The pancreas is a compound racemose gland, analogous in its structures to the salivary glands, though softer and less compactly arranged than those organs.
Its secretion, the pancreatic juice, carried by the pancreatic duct to the duodenum, is an important digestive fluid. In addition the pancreas has an important internal secretion, probably elaborated by the cells of Langerhans, which is taken up by the blood stream and is concerned with sugar metabolism.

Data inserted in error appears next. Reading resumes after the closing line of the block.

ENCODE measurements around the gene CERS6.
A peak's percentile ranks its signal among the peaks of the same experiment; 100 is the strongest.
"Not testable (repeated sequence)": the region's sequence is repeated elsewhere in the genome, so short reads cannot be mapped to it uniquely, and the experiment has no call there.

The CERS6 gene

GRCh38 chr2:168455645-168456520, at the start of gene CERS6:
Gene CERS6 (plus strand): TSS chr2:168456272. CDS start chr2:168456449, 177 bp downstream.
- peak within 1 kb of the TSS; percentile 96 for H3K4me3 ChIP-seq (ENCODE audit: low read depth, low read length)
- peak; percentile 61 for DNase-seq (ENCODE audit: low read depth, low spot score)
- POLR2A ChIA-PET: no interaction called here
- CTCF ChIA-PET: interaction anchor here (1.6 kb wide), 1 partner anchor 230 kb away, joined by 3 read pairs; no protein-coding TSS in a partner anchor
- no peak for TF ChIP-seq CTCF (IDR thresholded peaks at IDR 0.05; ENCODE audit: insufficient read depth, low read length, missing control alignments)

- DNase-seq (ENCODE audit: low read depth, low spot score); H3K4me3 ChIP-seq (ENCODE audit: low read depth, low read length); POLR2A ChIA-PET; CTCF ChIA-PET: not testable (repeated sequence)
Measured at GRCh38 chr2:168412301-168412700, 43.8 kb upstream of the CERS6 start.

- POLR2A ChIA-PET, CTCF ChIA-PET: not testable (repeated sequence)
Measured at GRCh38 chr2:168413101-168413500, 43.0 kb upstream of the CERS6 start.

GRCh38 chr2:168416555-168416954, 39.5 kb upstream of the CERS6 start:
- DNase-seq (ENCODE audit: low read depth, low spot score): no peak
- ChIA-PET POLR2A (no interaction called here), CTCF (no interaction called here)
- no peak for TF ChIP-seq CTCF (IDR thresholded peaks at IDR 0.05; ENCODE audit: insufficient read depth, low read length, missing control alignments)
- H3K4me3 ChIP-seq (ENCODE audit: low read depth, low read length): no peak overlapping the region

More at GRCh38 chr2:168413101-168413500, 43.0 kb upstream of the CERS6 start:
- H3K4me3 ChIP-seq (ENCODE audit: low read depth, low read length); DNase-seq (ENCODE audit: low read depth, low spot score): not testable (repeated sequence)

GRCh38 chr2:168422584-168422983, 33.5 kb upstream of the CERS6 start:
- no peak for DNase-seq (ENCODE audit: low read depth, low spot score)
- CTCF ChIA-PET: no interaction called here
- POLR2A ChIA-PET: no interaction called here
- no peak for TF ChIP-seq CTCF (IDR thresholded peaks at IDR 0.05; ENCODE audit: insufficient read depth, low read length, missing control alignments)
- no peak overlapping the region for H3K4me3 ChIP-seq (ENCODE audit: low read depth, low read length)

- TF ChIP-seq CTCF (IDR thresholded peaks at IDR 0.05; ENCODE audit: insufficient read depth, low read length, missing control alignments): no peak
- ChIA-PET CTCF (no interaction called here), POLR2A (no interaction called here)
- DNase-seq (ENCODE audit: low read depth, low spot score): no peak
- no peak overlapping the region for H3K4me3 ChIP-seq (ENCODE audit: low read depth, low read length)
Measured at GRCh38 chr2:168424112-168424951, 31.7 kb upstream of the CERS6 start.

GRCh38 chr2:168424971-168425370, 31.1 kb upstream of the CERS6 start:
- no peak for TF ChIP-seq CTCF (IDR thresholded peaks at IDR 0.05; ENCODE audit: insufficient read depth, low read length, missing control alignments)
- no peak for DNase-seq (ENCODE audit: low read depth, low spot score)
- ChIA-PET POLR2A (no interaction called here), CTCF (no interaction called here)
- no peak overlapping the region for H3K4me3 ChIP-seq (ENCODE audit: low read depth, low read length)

It is long and irregularly prismatic in shape; its right extremity, being broad, is called the head, and is connected to the main portion of the organ, or body, by a slight constriction, the neck; while its left extremity gradually tapers to form the tail. It is situated transversely across the posterior wall of the abdomen, at the back of the epigastric and left hypochondriac regions. Its length varies from 12.5 to 15 cm., and its weight from 60 to 100 gm.